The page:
Bradford reporter. (Towanda, Pa.) 1844-1884, February 04, 1846, Image 2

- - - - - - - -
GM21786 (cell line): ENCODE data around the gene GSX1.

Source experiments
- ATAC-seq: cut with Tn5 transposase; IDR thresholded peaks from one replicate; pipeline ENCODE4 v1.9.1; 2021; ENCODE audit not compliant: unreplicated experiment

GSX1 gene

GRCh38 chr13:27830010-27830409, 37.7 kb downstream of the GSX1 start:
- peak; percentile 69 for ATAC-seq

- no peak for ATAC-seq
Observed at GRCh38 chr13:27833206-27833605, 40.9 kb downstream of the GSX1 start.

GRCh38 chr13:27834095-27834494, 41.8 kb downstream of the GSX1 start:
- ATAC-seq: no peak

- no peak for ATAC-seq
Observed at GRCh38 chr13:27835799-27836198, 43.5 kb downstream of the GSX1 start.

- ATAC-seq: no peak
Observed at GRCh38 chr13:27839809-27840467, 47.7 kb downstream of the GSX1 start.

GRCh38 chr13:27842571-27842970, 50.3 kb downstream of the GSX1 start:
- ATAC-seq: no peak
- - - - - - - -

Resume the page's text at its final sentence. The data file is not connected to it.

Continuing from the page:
giraoforo c4ovvte,t, Toiranda; %dues(lay, Feb) , 4,1446. Panisccika are sorry to, be again compelled to call the attention of those indebted to D: S. Gooninca and E. 8. Gooalma & Bos, that primal has pafti -441.4 pntlarinea has ceasce . 4 to be a view. - The notes, accounts, d mutt be F at, and to o paid py reran , court, they will be put in tonne of aJliedion, entry cent of them. Ih.LllO/Tilk—Tbm Demorsafe: County Meeting, held last evening, appointed Hon. TATID WITXOT and Hon. Renew Witizza„ as - !tep , asettative Delegates. to the Fourth of Ruch Coatoutitin; sal appointed conferees, iith instructions to S'Aiport Maj. Towels B. OVZITON. !Senatorial Delegate. The nsohniona are soundly democratic, and. speak the sentimeota of the unGinehing chimney cot Bradford. lion. John U. Sterigere. It has given MI pain to witness in • few of oar demo 'trade ectemporariec some it -natured remarks, directed towards the geeitleman whose name heads this article.— Mr. Sterigere is an entire stranger to us, but he is • mem ber of the Democratic party—• co-laborer with us in snipert of its principles, its measures, and its men. 00. cupyini, es he does, a sear upon tlis floor of the Senate of this Commonwesith. and haring to' many years rep• resented the sterling democracy of the county of Mont gomery, where he his always been sustained by most tri umphant majorities, we cannot but feel pained to witness any disposition, and especially among Democrats, to dis parage his talents, impugn his motives, or underrate his influence. In- the long course of his political canter, we defy his worst enemies to point out a single deviation from the plain-beaten path of Democracy. While we can recur to very many instaniti, where he has done the party and the state essential 'entice. Besides,, it la the very worst policy that the deraccitMe press can pursue, to indulge in fault-finding, and making attacks upon prominent mem bers of the party, for every fancied error they may ima gine they have discovered. We have the most evidence of the soundness of Mr. Stcrigere's politi cal principles—and his friendship for the National and State Administrations—and we cannot but hope that we shall see no more of the unkind & il.natured remarks from those who ought to appreciate more kindly the efficient *vies this gentleman has so long and so uniformly ren dered the Demecratic party. Rejection of Dlr. Woodward. -- The information, which we published lea week, of the rejection, by the United States Senate, of the Hon. Geo. W. 41:Godwin:I. nominated by the Pixielent, to fill the vacancy on the Supreme Handl, occasioned by thedesth of Judge Baldwin, has been received every where, with emotions of modification and disappointment ; and we knight add, with feelings of indignation. This rejection was made, we are told, in conformity with the report of Judiciary committee, and decided by a vote of 29 to 22. The Judiciary committee consists of the following named . • gentlemen: Ashley, Breese, Berrien, 'Westeott and Webster. We received this news vvithkbe more profound rep et. as Judge Wooderanl is in every sense, a Northern Penn sylvanian. lie has identified himself most deeply with our history, and allied himself closely with our feelings and sympathies. Young in years, be has already secur ed the name of a talented and gifted min, and learned • and able judge. In the Reform Convention, of which he was a member, though then but some 27 years of age, he was most - conspicuously one of the able men of , that body, and exerted a,power and influence which enabled hinisuccessfully to cope bith Fen of Older fame, whose knowledge and talent were eseiGassed ; and among whom we might mention Thaddeus StenEent, J. M. Porter, W. M. Meredith, John M. Scott, Clunks J. Ingersoll, John Sergeant, and many others ; and where note hut those , ofpre-eminent talent could have occupied such a proud and prominent position. He to possessed of a profound. .ly discriminating mind, and an unblemished and irre proachable character. With a few years of experience on the Supreme Bench, he would have been an able Judge, and fully arnstained•the character and reputation :et the station be filled, though previously occupied by the 'hest minds of the country. 'We seeltiii - Vain fit an excuse for his sacrifice. No ' sufficient reason can be given, and we are left to con clude that it is thework of envy and malice, accomplish ed through treachery and persecution. The charge of Nativism, brought against him. we consider as totally , groundless and entenahie. ' Judge Woodward has ear. takily, never ende;d himself obnoxious to the charge of • hostility to this rights and liberties of the naturalized cite. ten. His creed ts the doctrine of the Democratic party; :which extends the'safeguards of our laws, and the bles sings of oar inuitutions and liberties, to the down-trod. den and oppressed of all nations. • That his views are . not contracted irithin the narrow circle of Political No - tivism, may ha known from the fact that he has never 'mat with favor or support from that party, benp pouters.-the desiL l...„. 'contrary, they bus bean his most reign 0.... Their advances made to him his , winter, w - a caidi• dale for United States Senator. met with an indignant repulse, and it was partly through their bitter opposition, u imoseguence, that bas defeat be that post ill to be ate tribited. • " • His resolution of enquiry, made In the Convention In 1877. when she subject bad been often broached, would have. brought Cob a full and adverse report, and did much toward placing a quietus upon this political abortion. The adoption of his resolution, would have deprived the mattes of all the importance tow attached to it, and denied his opposers the privilege of making a most unfounded and unwarranted charge. Indeed, the proscriptive and, iltibend features of our old Constitution, • were; through his influence, removed, and the more h., bend features of the present, adopted. The sesertion that he was too young to be competent 'to discharge the high 'ado:vaults duties which would devolve open him, has had no weight, ems with hisene mies. 'Judge Story; one of . the ablest jurists who ever "occupiedthe bench, was placed upoo it Some ' , ewe youn• ge; than Mr. W.. and he has asserted, that the first few years in that station, must of neMasity, be an . appren• ticeship, from the eater:Arden& general nature of the bu• sinew to be acted upon, and the questions MU sitldel.. Judge Woodward's shining talents would soon have qua. Lied him fur iteduties, and =la him . second to none opon the Supreme Bench. • It is useless ro enquire who were the • perpetrators. of Shit deed. The secret? abide veils them from public reprobation, it worthp - of the inquisition. This pramiee of holding out a ocemens• for defamation of good men's and covering the Mirth, with the frisedip cloak ofacer of 'submitting-the reputation of a per- son selected tty Viii President, Eel by hits declared nor of resist;et end confidence, to sn °Mee *leis cow 1411,unts'ains !nay vrithoui fir 'of &to:tie% is un -...7'971119 the lofty and dignified charactee of an Alienate' Congms, and dhiate(ricitlli opp o se d to thit'sinrit snd - go; .•• - , • ., • . %des ulcer free institutions , thts "detestable . tire he abolished, that men teariney'yrlioet and what they have to combat. and reel secure from the despicable attempts of those now reinlered bold by the knosttedge that their togcsAncaeosj bccezetcised wiAtnPunitiP tWoltove hid so inseinceof befily this of thOresult of glichullyirrinta* perieentioe. 'Martin Van Buren, it will holseollected:vess One jejetlitir in the Senate of tbo Unitetititstts. Was alsiraliel ease Smith Mr. W.'s. r. ;Inetitly_qoahfilto h the station for : which the Li- , stir of the President had named: this body, without sof& cient cause, refuse to yield their assent to the elevation. " Vaulting persecution which o'etleaps • And falls on ember side." For Martin Van Buren was strengthened in the confi dence Mod esteem of the people. and they amply tepid,' him for the little.injury he sustained thromth tbo shames Cut warfare of myna( ipled tom and elicited him far above their teach.... And We much mistake the Character of the peoide of Peims3 , Waldo. if Mr. Woodward hru not a stronger held their ever upon their esteem and - alfece.un. They will embrsJe the first opportuidty that ogees to show their displeasure of the indignity offerel to our state, and to manifswt the confidence and esteem in which they hold this distinguished citizen. Auxeraoso COCNTI Ilsxr..—We publish this werk the °overeat's veto of this Bank, bat aro of)liged to de fer our remarks. Tito of the Armstrong County Bank. To the Senate aid House of Representatives of the Commonwealth of Pennsylvania. GENTLUMEN :—The Bill entitled "An act incorporating the Armstrong county Bank." was presented fur my signature on the 16th day of April last. It contemplates the estab lishment of a Bank,at Kittanning, with a capi tal of fifty thousand dollars, which may be in creased to one hundred thousand dollars, at the pleasure of the Stockholders. This. Bill involves the policy of increasing the banking capital of the State, and the 'estab lishment of new Banks in various sections of the Cotninonwealth, against which. 1 have expres sed my views at large in the message transmit ted to the Legislature at the comniencement of the present Session. There does not appear to be anything in the condition. pursuits and business of the people of Armstrong county. differing from those of many other counties of the State, within - those limits nu bank exist, which present peculiar claims for the establishment of a bank. Their pursuits are essentially agricultural, which of all the industrial employments of the people. receive. and happily require. the least benefi cial aid from Bank accommodations. However useful banks may be, in facilitat ing commercial transactions, experience has shown. that thoseagricultural districts which have been furtherest removed from their influ ence. have suffered least from panics and pe cuniary embarrassments. It is by no means - certain, that the men engaged in the increasing manufacturers of Armstrong county,where capi tol is so immediately productive. require the aid or would be materially benefited by the estab lishment of a bank. Their business transac tions concentrate in Pittsburg. the great market fof their Iron and other productions. At that point they lay the foundations of credit and establish claims tit accommodations. The creation of a bank does not, under any circumstances, present a strictly local question. Each of these institutions adds its proportion to the general circulation of paper Money. and dins effects the currency of the whole stale, in the soundness of which, all are interested.— ' Out currency now is comparatively gond, and I regard it an imperative duty of the Executive as well as the Legislature, to guard against its depreciation. We are admonished by recent ex perience of the disastrous.effects of excessive banking. from which the citizens have not yet entirely recovered, not to sanction of a coarse of policy tending to produce like results. .. In addition to these reasons for withholding my approval of the bill, more careful consider ation than.' found leisure to bestow upon the subject during the first months of my official duty, has satisfied me, that in order to make the principle of individual liability of stock holders effective, it should embrace all the lia bilities of the corporation. By the provisions of the bill before me, it is limited to note hold ers. It is true that deposites are made voluntarily. while men are compelled to receive in payment of their dues the currency which is in general circulation. But this does nut affect the rule that stockholders who thrive profits from a corporatioit, should incur a correspondent Ili bility.for all its engagements. All the contracts of a bank itre voluntary. It may refuse to accept a deposite, as readily as it may decline issuing its promissory notes; then why should the liability of its share hold ers in case of failure, not extend to all its debts. Itos true that one contract may he more favor ed by the law than others, in the ortlert4 pay ment, when the fund is sufficient to pay all ; but I cat perceive no reason for exonerating a solvent debtoi- from the pay mentor all his debts. Indeed the depositor of moneys fOr safe keep ing,. is in general regarded as a creditor of the most meritorious rank, as he bargains neither for interest nor profit—his debt partakes of the truest character which has just claims, to pe culiar protecticin. It is true that the Legisla ture which - authorizes the creation of a paper currency. is under special obligations 41 secure it from depreciation ; this furnishes a strong ground fur protecting the note holder, but does not lessen the force of the reason of the general liability of the stockholders. - It should be observed. that if the circulation of a bank has a preferred claim upon the cor porate fonds, and the stockholders are only in dividually liable for any deficiency in those funds, it will be the interest of the depositor. upon the first doubt of bank solvency. to con vert Iris cleposites into bank notes. This will always be done by , those who may be conve nient to the bank, or are in favor with the offi cers, upon the . first intimation of its falling con dition, - while those who are more remote, or leas informed. may be left to witness the appli tion of their deposiles to redeem the circula tion by which the ultimate liability of the stock holders will be diminished. Hence it will be the direct interest of the stockholders in a fail ing bank, whose liability is limited to note holders, to protect . .themselves against loss, by concealing its condition, until the greatest pos sible amount of individual deposites are secur. ed. This forniihes a strong reason - for extend ing,the principle to all the debts, in proportion to the amount of stock held by each stockhold er. Until this is done,,and ample provision is made *Fording. to creditors 'of corporations i t rtnnK and efficient remedies. 'the great object of the. principle of individual liability ? will not 'have been attained. ' "' With these objections. I have directed the bill to be retort - tied to the House of Itepreienta tives,.Witere it originated. FRANCIS R 'HIIHNIC. ExrenTlii aft.txtfen, January !itch, 13415. Dimooratic County Meeting. At a County Meeting held at the Court House in Towanda 'Borough. oh Teem*: evening. Feb. 3..184G:f0r-the purpose of sppoliding %Negates to the Democratic 4th of March Convention. to' fulminate a 'person for:Demo cratic Canal Commissioner. •J. M. BISHOP was called to the chair. LEONARD PIERCE. STE. PSIEN stnicia.s.xe. JOHN H. Fermis. and J. McMsitox, elected ViCe Presidents ;*Maj: B. Laporte and E. 0. Goodrich as. Secretaries. Ou motion of G. F. Maiso i. •emended by Col. J. F. 21 1 1Estrs, Resolved. That the follow itiglrmlnud gentlemen be appointed a commit ! te,. to draft resolutions expressive of the sense of this meeting; and also report names of gen tlemen for Delegates to the 4th of March Con. vention for the purpose of nominating a Canal Commissioner. ' : Wilson Decker, S. W. Files. G. F. Mason. Francis Smith. J. E. Piollet. , E. W. Morgan, W. E;Barton. F. Ransom Ransom, D. Vandercook, ' Asap h Colhorn. KC. Ward, Stephen Pierce. The Committee having retired, returned and through their Chairman reported the names of Lion. DAVID Wrt.rtoT and REUBEN Wrung as Representative Delegates to the 4th of - March Convention, anti offered the following resolu. Lions for i the consideration of the meeting.ellich were unanimously adopted. Resolved, That Col. W. E. Barton and Cot 7. F. Means be appointed conferees to meet conferees from toga. with instructions to sup port Maj. T. 13. Ovsurox us Senatorial Dele- gale. Resolved. That the ability and unswerving, integrity of the Commissioners. under. whose auspices the change of ailininisfration of the public woks has so far been conducted. , have set.an exanplc which promises much for the well-work ng of the present mode of selection. The strikipg fact is drawn from the five last annual rep Forts, that the Board. chosen directly by i the people, has realized to the State an ave rage net revenue of $640,000. per annum. while the average from finished lines of the three years preceding, under executive appointment, was 8210,000; thus tripling the clear re ceipts, with a progressive increase from the vi gilant experience which they bring. to the pub lie service. The names of CLARKE, MILLER and Fos• TER are identified with the disenthralment of our Improvements from the worst form of plun der—under cover of law. , Resolved, That the efficient services of W. B. FOSTER Je. merit the grateful encomium of a re-election as professional member of a board which has fulfilled the man fold duties of mana ging all our public works at an annual cost of little more than 85.000, including engineering, clerk-hire and office-contingences. He has fully answered our just expectations, from personal acquaintance ; and we instruct our delegate's to use their best efforts for his re nomination. Rzsnlved. That his Excell i ency, FRANCIS R. Sifusg, has our continued confidence as a straight-forward Republican and patriotic chief chief magistrate. His messages are brief, plain and manly ; while his stern, one-faced resis tance to •the schemes of associate wealth. or corporate credit: especially in endeavoring to ingraft die healthful stock of indivual liabili ty on a wild banking system—which we wish to see extended to all corporations—com mands our-admiration of him as the fit leader Of a steady democratic progress. Counselled by a cabinet at whose head the stealthy shafts of cam t efollowers and open ones of enemies alike point out the Hon. ism. MILLER, our favorite chief offers, in his own character and theirs, ample security against the old watch words of booty. The issue appears shaping into whether an honest administration can sustain itself against the .* cohesive force of public plunder." Resolevd. That we applaud the determine- I tion of the Executive to stand by the renewed credit of the State ; and we take occasion to express our approbation of the petitions, here circulating. for a revision of the revenue laws which may better enable its to sustain it. We commend these petitions to the favorable action of our Representatives in whom we have undiminished confidence. Resolved. That the President's message characterises an administration just. compre hensive and national in all its aims, and makes known on both sides of the water, to our sails. faction at least, who is JAMES K. POLK ? His views of a tariff correspond with those en tertained by the Democracy of the northern counties ; and we deem it high time that Agri. cultural Pennsylvania were awakened from the stupidity of unanimous votes of tribute to ma nufacturers, at least while this district is rep resented. We have given our " instructions" on this subject in the election of lion. D vid Wilmot. We are in favor of a modification of the ta riff of 1842 according to thew principles. The prospective fall attic. British Corn Laws, will probably coon bring our opponents. rot devot ed to a particular class, to the ground we occu py—of selling best, buying cheapest and con tributing easiest to the national treasury. Resolved. That the correspondence kif the Hon John C. Calhoun and James Buchanan with the British negotiator, has made *. clear and Unquestionable the superiority, of the American claim to Oregon. We would be proud to repose the national interests, therein. in the hands of our distinguished secretary of State, under the Congressional action suggest ed in the President's message. Resolved, That the notice to Great Britain to terminate the treaty for a joint trading occu pation of Oregon will only restore the relations of 1818; and we have no apprehension that the cause of civilization will be jeoparded by the further extension of British schemes of ra pine and colonial aggrandizement to this coo -1 anent. Resolved. That in Geo. M. Dallas we re". cognize a pore patriot and polished statesman. The Senate in wresting the appointment of Committees from him showed only the begim:' Ding of its contumelious rebuff of Pelinayles nia for her leading porta the struggle of 1844, which is receiving more particularly' develope, ment in the repeated thrusts at her eminent citizens. • Resolved. That we receive with' profniiMl regret the rejection of Geote'W.'Woodward, We await the report of the Committee on 'bpi Judiciary. for the open'ihstification of therseerei workings of Pennsylvanians against a represent tation on the Stipiemc,Beneb;whicli they hairO• justly forfeited. 1' • • - - Resolved, Thai the Overthrow ofeatiegs and executive' noinimitions is oniiineuti'or a criiiii 'in which' epoilstiien oust' irittmph. "'or be scourged into - the monk congenial ranks of the opposhion. t the Senate of Pennsylvania. I a resolution in Which •• our :Congress - iiieThereby, re• e all attempii to oeriod of ihe 30th or August 18,42." userpation or power unwsr• rioniple'..of law or policy. hut . the _strong inunif_centralizat Resolved. T by. the passage Relyeelienuitia queated to,op !ify the tariff a has attempted ranted by. any punieiling-fro lion. We have In confidence th:lt the members of assembly from his county lOU oppose, its pas. sage through t e House and that our Repre sentative. in C ngtesta will sternly resist this gross asaumpti n of authority. I Resolved. I tat the lion. DAVlD•Wniaiirr. firmly fixed t the affections of 'northern Democracy; a d we approve his earnest Sup port of the policy. and nominations of the na tional Executive. Residved, • Tiat these ,proceedings be pub-, lisbed in the Bradford Reporter and Star and forwarded to our Representatives. Senator and all others named therein. On motion of F. Smith. Resolved. That the Standing Committee he instructed hereafter to call a Contention at Februrary court. for the purpose of appointing Delegates to the 4th of March Convention following. On motion of Ira 41. Stephens. Resolved. That a committee of three-be appointed st. at tend to the proper circulation of the petitions. Appointed isa said committee Ira H. Ste phens Col. J. F. Means and Col. G. F. Mason. On motion of E. W. Morgan. Resolved. That our Conferees and Delegates be empow ered to substitute. On motion adjourned. [Suisun BY THE OFFICERS.] Proceedings of the Penn' a. Legislature. [Corresponds toe of the Bridford Reporter.) HAR RISBURG, January 30, 1846. The principal. subject.of discussion in the House of Representatives since my last has been the resolutions at the Senate in favor of the tariff of 184:1. When the resolutions were taker up. Mr. Iturrell moved to strike out all after the word resolved in the first resolution and insert the following: "That a tariff of , duties on importations which will raise it sufficient amount of revenue to meet the wants of the general government, economically administered. is a measure ne cessary and proper in itself and supported and sanctioned by the universal wishes of the whole people, of all political parties in this Union. Resolved. That in adjusting such a tariff, care - should be taken to give fair and just pro tection to all the great interests of the country. including agrirt there, manufactures, commerce, navigation, and the mechanic arts. Resolved, That it is the duty of the govern ment, as well by its revenue laws, as by all other means in us power, to give a just and reasonable measure of protection to such arti cles as Iron and coal, inasmuch as they are the subjects of an extensive and increasing trade. are . indispen:table to all manufacturing and many agrice I tural operations. and essentially necessary tct national defence, in time of war. Resolved. That our Senators in Congress i be instructed. and our Representatives request ed to oppose the repeil of the present tariff laws, and to vote for no modification thereof. which will violate the principles expressed in the foregoin g resolutions. Mr. Piot) ett moved to strike out the amend ment of Mr. Burrell and insert the following: That it is the duty of Congress in exercis ing the taxi og power granted in theSonstitu lion, fur the purposes of revenue, to so adjust the laws to impose Iota; taxes upon such arti cles of necessity as are iu general use, and es pecially sue.i as are consumed by the laboring poor, as well as by the wealthy citizen." and further. •• ca re should be taken that all the great interests of the country. including manufac tures.-agriculture, commerce, navigation and the mechanic arts, should so far as practicable derive signal advantage from the incidental pro tection which a just system of revenue duties may afford. Resolved. That the revenue law passed in 1842 is unequal, unjust and partial in its pro- visions, favoring some paricular interests at the expense of othe..-s, that it ought to be modified, that our Senators in Congress be instructed to vote for its modification in accordance with the principles !alit down in the above resolu tions. The subject is still under debate. and no vote has yet been taken indicative of the opinions of the House in reference the different propo sitions. Dining the discussion your represen tative Mr. Webb made a very able speech de fining his position upon the question. In the course of his remarks he freely declared that he had always entertained the must utter and un equivocal hostility to the tariff of 1842, but he avowed himself to be in favor of a reasonable protection. His constituents were willing that such protection should be afforded as would enable the manufacturer of the United States fairly to compete with foreign manufactures from abroad. He thought that was all sufficient. His constituents looked upou a tariff as a tax upon the consumer. directly or indirectly. He emphatically and unequivocally denied that the Tariff of 1842 was a Pennsylvania measure.— In his part of the country. during the Presideq,i, tial campaign. the people denounced the Tariff as an odious measure in many of its deiails.— He maintained that the people of this common wealth had not been benefited by the Tariff of 1842. Mr. Webb subsequently replied to the side tines which had been made upon his speech. I might have furnished you with his rejoinder .but it is admitted that he most triumphantly `sustained himself and established a eharacter as a prompt and ready debater. The House have pa •sed a bill to reform the penal laws of the Commonwealth so as to make robbery or larceny of warrants or orders drawn by Commissioners upon Treasurers. punishable in the same manner as robbery , or larceny of goods or chattlea. The cotumittee on the Judiciary. on motion of Mr. Merrifield. were instructed to enquire into the expediency of reporting a bill to coin pel justices of the peace to deposit their dockets with their successors. A resolution was likewise adopted instruct ing the ComMittee On the Militia to enquire in to the expediency of providing for the sale of the • old and useless arms belonging to, the !Commonwealth. . Mr. Eldred from the Committee on inland navigations reported a billanthorizing the New •York and Britt Rail toad to pass through. Pike •county. • . •; . ; . , The :Committee on gnadi and Bridges • te - ported against the petition of she Commission ers of Tioga•county•priying .that they may be relieved• from the expense of keeping-in repair all bridges constructed by the county. In the Senate but little of general interesthas been transacted. _ A large number of petitions have been pre sented in favor of granting the right of way the York _find Erie Rail Rod COMpaz . • ix on condition ;that the state of Nevi York provide. fora !Stu connection ' between the North, Branch - and the Chemung.aid . Chena* Cbe hill to WO a new count* out.kif 1141._ zerne,to be called Lackawanna has beep passed and sent to the House for concurrence. The nomination' of George Dickinson - to: be an Associate Judge of Elk county was unani mously confirmed. A bill his .beert reported to incorporate company to construct a Rail Road from Har -risburg- to Pittsburg; also a bill to establish a public ferry across Abe North Branch at or near Tunkbannock. - . • The governor . :nominated Charles Lyman as an Associate Judge`of Fetter inunty vice Tim ' othy Ives resigned.. . On motion of Mr.. Darsie the committee on the judiciary were instructed to enquire into the expediency of reporting a bill requiring all sentences of imprisonment in the pententiaries of the ComMonwealth to terminate bet Ween the first day, of April and October. The bill relative to polices of insurance in mutual insurance 'companies. was taken upon second reading; and postponed for the present. The act to continue the law , graduating lands on which purchase money is due the Com- . monwealth has_ been signed by the Governor. The bill to grant the right of way through Pennsylvania to Pittsburg to the Baltimore and Qhio Rail Road Company is now under die- cession in the Senate. Its late is involved in ' men- doubt. The hill regulating election districts.has pass ed both Houses. The Senate had stricken out the atetions directing the polls in' Armenia township. to be closed at 5 o'clock in the af ternoon, as a departure from the principles of the general election law. The House non concurred in the amendment. and the bill was sent to a committee of conference. The com mittee reported in favor of granting the privi lege, and :through the strenuous exertions of your Senator. Mr. Sherwood, the report was adopted and •the bill finally passed Yours, MURDER ALBANY.—The Albany Argus. of Monday. has the following =Count of a deli- berate murder committed in that.eity: John Bannon. an industrious mechanic., a stone-cutter. in the employ of J. Jones, was de liberately shot at and fatally wounded on Satur day, whilst coming out of a neighbors house in Rensselaer street, in the south part of .the city. being mistaken for another person. he circum stances. as they came out before the Coroner, are as follows : About ten o'clock a party of men assembled in a - grocery store in Rensselaer street, kept by Joseph Malloy. for the purpose of raffling for a watch. After the raffling had ended, some dis pute arose as to who was entitled to the watch. Joseph Maloy, with his son Charles, and a Frenchman. by the name of Charles Gouche im mediately went into a back room, and from there all three went into the street, old Malloy having a gun, handed ; it to the Frenchman, and young Malloy held a light. The Frenchman aimed the gum at the raffling party in the store. The door being open, but the cap missed fire. They then returned for a new cap, and again went into the street, as before. Bannon, with his wife, that mo ment came down from an upper room, where he had been visiting, not being one of the raffliro. party. Young*Malloy, on perceivin,ghitn spoke to the Frenchman, saying. that's him—fire." which he did, and the contents of the musket. being buck shot and slugs, entered the abdomen of Bannon, and one of the sings entered the arm of Mrs. Bannon. Bannon died next d'y• Having ascertained that they were mistaken in the persons, they then returned to the house and re-loaded the gun with a heavier charge, when the watchmen arrived and arrested the two Mallnvs and the Frenchman. ' The Frenchman, Goodie, the man who com mitted the act, is about 37 years of aae ; Joseph Malloy. who kept the grocery and loaded the gun, is about 50 ; and ° his son Charles, about 20 years of age. MExtco.—Fuller advices from M crier) in se• ference to the revolution in that country rend ---, it very doubtful whether Parades will be sue cessful against the government. The federal party have signified to Herrera their intention to stand by him. The people generally in the towns where the soldiery have declared against the government, exhibit no sympathy with the movement—this private letters from Vera Crnz positively assert. and the least check experieneeil by Paredes in his march to the capital. would be the signal of a reaction, which would tumble him and his adherents to the ground. _ The Sig h). of the 22d ult., says that the inhabitants of the city of Mexico showithe utmost determination and exhibit the most undoubted enthusiasm in taking measures to defend the capital against the revolutionists, who are pushed to this prricidal act by a desire to substitute for repubhcanism monarchy or anarchy. or any thine which may troublefitinational tranquillity. The Monitor. of the 23i1 ult. states that letters have been receiv ed from Havana, proving, without doubt, that the insurrection of Paredes liar been brought about by the fttends and emissaries of Santa Anna, and that he (Paredes) is only a blind in strument in the hands of his quondam chief and the latter's associates. Amid the conflict of opinion in the journals, there is one fact which tlistinguished this movement from the last against Santa Anna. that the moral force of the coun try' viz : the (ETA voice of the nation, the Con is altogether withi the President. MORE RUMORS ' FROM WeRHONGTON.—The last Washington rumor we take from the Union of that city: A rumor was current in our streets to-day that Mr. Slidell had been murdered in Mexico by, the troops of Qen.• Paredes. ft was said at first to have been transmitted by the telegraph from IlaltimOre. We can find no sort of foundation for the rumor. In fact, it was stated three days ago, but not thrown into general Circulation till this morning. Washington is a famous place for rumors of all kintts., It was from that city that die success of the revolution of Pardee was announced soine weeks before it actually was consummated. FATAL DUEL.—Some excitement has been produced in New Orleans by the death of Mr. Kane.a young lawyer of much talent and promise. who was shot in a duel on the 21st inst, by his antagonist, Mr. Hyman. a merchant of that city. The wartons•were pistols, at ten paces. , After, the first shot the deceased was invited to apolo gise for the affront offered, namely, slapping the face ochfr. H.. but his second declined, and at the next fire Mr.4l. received the ball of his an tagonist in the neck. which produeedimmediate death:. :The -difficulty arose at one of the week ly anima at the'St. Charles Hotel. ahout a ques tion of right toe certain place in.a‘ cotillion.. Arrival of the Steanalip ii *Eiretrif thelPresfdene's Message—, liar tithe Russell rr pftlielPfel Ministry. The Hibernia arrived off Hilifei'oug, 2611 i lite; but was linable to get h i p T ot - e —rd ee day morning, thus aseerini tion of foripeight hours. during te l Ilse thermometer indicated .a tempt 10 the. below •- The Britanna arrived at, Limpe t 16th December, in 12:1 days; and thy . • on The 27th in 11. days from ilotti propeller Massachusetts reached Li, 20 days from-New York. The . President's Message Wag re, Liverpool by the ship - Se'a; Captain on the 22d, in seventeen days from ts, and..was conveyed to ia sir ia its,arrival on the Mersey. •It. was by express to France and Germany Parliament watt summoned to m despatch or busiuesi on the 22d o Thursday last. Cotton was a shade butter than at , our last advice& Flourabout the,satta prices were unsettled. The Oregon correspondence had reached England when the •teamshi course it had not yet been spread before the p t . pie. Some of the papers comment upon it vr,f. much More bitterness than they bestowed Um the message For , instance, the Specsai t spitefully characterizes it as on ,the America side, a manife-tation of - dishonest ability., The Times make its strongest point on f t presumed incompatibility'between - the Spam title and the American title by discovery. There Was a.dreadful storm on the Englit coast. Dec. 2 Ist and 22d. which c aused cobs rous disasters to the shipping. wattle lon ei many lives. The Times stales that 90 vests! had been lost. in the course of a few daysor more than 100 lives. Ambng the vessels ar t two steamers, the St. David and Tom Bee* Another was a Dutch East Indianian. the T. Certiolelenses, with a cargo worth $100,0004 total loss. On the night of the 6th of Deeember,b French Government Steamer Papm - wash: on the African , coast. near Magadore, and 61 of 'her crew. 75. perished.; among d im .„ M. Moray Mouge. the Consul at Maoador , M. Fleuriut de Langle, commandant of the so. eel. A. B. The Arabs displayed upon this occasioas Much courage as humanity. In less than pi, hours they succeeded in bringing off 44 r eons; carrying them upon their shoulders, ar, swimming with them thro7 a very heavy sr: The committee of the London Peace Sort. ty have memorialized Sir R. Peet in tow c settling the Oregon question-by peaceful ra . th• er than by other means, whatever provocauut the British Goveihment may 'receive to nJopt a warlike tone and policy. They earnestly deprecate war , with the two nations. and.urg , the propriety of settling ,the dispute by tion. Professor Encke. of Berlin, has given nowt on the 13111 of December last, that he found' star of the 9th,magnitude in a place where b• fore there wai, none. Professor Shumarli: Lad made a number observalions upon 0. It is near Vesta. and has a motion similar that planet. It was not esartly deterno whether it was a planet or a comet. [From Wilmer & Smith's Times.l RE-INSTATED . IENT Or THE PEEL :1I Isom —But while attention was fixed, upon the dr, matis persona, the public were astounded leaning that the attempt had. been made. to, had failed .that the leaders cotild not 44:tr a - nongst themselves, and that all was clus once more. It subsequently transpired ti,,t Lord Grey had cauied the hitch, by rams( to join the cabinet if Lord Palmerston lieltUr seals of the Foreign office, and the IVltir, pers were savage with his lordship for keep in the dark his feeling toward the late Fotef Secretary until he could'strike him most Kr: malty. That the blow was unload furs the quarter from which it proceeded seems ur• deniable ; but that a cause, in itself se app. rently trifling. should have broken.up a Ut net. and produced results so momentum shows clearly enough that the embryo Dm, ters had not their hearts in the work. :11st must have deeply felt the responsibility, tht perilousness, nay, the hopelessness, of the task, when the opmion of a single meather ste sufficient to snuff the experiment out of ,ens tense. Lord Palmerston's exclusion from the fo' ergo office by a Government of which 1,.‘ , 1 John Russell was thelfead, „could NOT hire been caletilated on ; it would have invulredi censure of the noble Lord's policy while held the office. and would have been regarde. as a public condemnation of one of the able , stateamen the whigs have in their.ranks. Nevertheless, considering that Lord Palo email, before he left the office, dtd embro himself.- and was nearly embroiling his counar with France—:considering. too, that he r gumption of power. at the present m ower. would. in the nature of things. hare renderer the settlement of our difficulties with the Ur ted States more perplexed and uncertain—le may, under all circustances, re j o i c e drat '° have been spared, the infliction. When Lord Jdhri Russell threw up Inseam , there was no alternative biit to send Peel; the most extraordinary move in this drawl i Cabinet-making in, that be felt as little app . rent hesitation in resuming the office, as t , evinced promptness in throwing it up. II". resumption of power immediately made int , felt in every branch of trade. ennfidene which had been shattered by the railway pr at became paralYzed when it was known thu Peel was out; the markets fell, the firtide unit• business was suspended. and 'a gloom, a 014 ' hung over the commercial and trading work'. The . se,eyili are fast subsitling.with the ciao , which called them into existence. Upwards - of ten days have elapsed sine r. became it hnown that Peel was.again Premier• and every day has shown imprOved symplelo in the produce, share.- Money, and other lg . kets. This change appears the more woe dinary, from . the fact that its future policy lie much the matter of - speculation is th.e neg met—even more undefined. undeveloped. !%'' body knoWs What'Peel will do-4ut wry oat has confidence in Peel. L—a Singular Proof e'f hold _which the powerful mind has over sympathies and, the. prospects of millions 6 people, „ „ T 1 he 'London Eiaminer wittily ebsef"" reference to the prevailing feelibg. The bet r tv of the present junoture is nobody toil oov6. Oat' Sir Rtihert ,Peel goiig to do. every body is . setiefide that he is the mans no4ody knows*at: The Cabinet restiaies power With itepe bc° err net but slightlialtered. Changes there hav .